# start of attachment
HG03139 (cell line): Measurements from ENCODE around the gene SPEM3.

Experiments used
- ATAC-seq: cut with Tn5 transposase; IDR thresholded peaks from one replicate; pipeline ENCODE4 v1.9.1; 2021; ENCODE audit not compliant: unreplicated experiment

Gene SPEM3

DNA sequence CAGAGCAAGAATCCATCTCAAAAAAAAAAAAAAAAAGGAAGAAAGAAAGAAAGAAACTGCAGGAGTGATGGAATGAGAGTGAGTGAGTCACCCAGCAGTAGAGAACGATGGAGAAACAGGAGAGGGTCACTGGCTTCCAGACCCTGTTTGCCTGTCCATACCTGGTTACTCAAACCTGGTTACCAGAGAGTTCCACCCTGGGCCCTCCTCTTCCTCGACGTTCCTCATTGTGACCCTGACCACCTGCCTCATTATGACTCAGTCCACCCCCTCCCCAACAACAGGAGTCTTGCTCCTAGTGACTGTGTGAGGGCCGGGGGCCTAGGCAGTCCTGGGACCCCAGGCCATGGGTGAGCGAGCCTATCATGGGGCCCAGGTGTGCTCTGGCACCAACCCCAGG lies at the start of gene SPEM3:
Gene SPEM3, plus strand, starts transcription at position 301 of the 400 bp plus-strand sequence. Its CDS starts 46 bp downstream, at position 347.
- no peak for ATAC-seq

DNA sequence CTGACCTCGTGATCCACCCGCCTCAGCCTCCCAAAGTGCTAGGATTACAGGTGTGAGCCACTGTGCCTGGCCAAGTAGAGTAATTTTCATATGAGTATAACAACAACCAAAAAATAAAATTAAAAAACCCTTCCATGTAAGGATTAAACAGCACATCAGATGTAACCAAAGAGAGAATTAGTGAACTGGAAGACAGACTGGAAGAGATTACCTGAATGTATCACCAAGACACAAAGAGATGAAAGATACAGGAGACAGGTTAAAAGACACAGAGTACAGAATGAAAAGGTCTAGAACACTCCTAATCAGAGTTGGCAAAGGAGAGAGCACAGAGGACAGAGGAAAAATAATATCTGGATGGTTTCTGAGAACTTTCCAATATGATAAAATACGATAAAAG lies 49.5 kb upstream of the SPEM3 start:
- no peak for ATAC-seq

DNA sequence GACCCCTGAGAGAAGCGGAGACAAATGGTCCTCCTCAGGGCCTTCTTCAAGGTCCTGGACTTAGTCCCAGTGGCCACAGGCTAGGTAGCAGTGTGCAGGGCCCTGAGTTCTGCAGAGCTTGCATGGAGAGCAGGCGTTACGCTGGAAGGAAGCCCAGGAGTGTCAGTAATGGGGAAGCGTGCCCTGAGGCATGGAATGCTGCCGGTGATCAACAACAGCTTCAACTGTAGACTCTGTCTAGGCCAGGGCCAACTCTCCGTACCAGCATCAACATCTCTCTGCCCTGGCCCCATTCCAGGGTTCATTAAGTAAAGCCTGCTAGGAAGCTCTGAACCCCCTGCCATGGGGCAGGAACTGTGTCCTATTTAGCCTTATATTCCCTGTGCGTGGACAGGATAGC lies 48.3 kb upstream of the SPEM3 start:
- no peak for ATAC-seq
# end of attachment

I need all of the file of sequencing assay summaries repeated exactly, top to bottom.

HG03139 (cell line): Measurements from ENCODE around the gene SPEM3.

Experiments used
- ATAC-seq: cut with Tn5 transposase; IDR thresholded peaks from one replicate; pipeline ENCODE4 v1.9.1; 2021; ENCODE audit not compliant: unreplicated experiment

Gene SPEM3

DNA sequence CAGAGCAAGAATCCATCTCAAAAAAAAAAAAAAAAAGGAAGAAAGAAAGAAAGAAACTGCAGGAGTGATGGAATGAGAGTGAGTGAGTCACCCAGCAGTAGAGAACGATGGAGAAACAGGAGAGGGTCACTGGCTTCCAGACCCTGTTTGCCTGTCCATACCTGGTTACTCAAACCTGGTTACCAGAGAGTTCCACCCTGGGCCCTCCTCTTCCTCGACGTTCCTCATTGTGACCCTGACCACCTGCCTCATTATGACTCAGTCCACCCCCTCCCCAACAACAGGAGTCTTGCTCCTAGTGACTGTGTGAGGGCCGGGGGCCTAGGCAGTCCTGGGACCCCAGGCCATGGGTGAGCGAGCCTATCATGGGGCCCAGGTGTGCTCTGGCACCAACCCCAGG lies at the start of gene SPEM3:
Gene SPEM3, plus strand, starts transcription at position 301 of the 400 bp plus-strand sequence. Its CDS starts 46 bp downstream, at position 347.
- no peak for ATAC-seq

DNA sequence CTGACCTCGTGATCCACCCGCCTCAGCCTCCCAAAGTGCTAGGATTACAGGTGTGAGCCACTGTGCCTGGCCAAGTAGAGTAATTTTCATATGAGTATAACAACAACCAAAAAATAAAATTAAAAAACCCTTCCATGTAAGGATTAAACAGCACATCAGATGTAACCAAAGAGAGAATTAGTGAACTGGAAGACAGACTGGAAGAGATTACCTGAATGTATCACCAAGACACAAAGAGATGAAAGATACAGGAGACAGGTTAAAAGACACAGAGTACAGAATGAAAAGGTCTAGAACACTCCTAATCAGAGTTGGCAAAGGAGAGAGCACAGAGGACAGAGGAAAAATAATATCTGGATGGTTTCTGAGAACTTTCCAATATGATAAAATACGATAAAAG lies 49.5 kb upstream of the SPEM3 start:
- no peak for ATAC-seq

DNA sequence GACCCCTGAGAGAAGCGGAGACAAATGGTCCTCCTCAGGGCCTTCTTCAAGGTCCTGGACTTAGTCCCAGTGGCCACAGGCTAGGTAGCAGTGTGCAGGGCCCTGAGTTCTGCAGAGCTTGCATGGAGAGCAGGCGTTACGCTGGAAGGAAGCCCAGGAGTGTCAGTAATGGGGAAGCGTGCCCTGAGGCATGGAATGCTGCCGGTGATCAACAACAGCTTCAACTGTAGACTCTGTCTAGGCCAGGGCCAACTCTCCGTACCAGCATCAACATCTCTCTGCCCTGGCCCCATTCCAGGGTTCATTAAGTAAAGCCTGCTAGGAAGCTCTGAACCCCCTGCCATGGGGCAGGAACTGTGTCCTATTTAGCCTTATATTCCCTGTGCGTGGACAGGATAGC lies 48.3 kb upstream of the SPEM3 start:
- no peak for ATAC-seq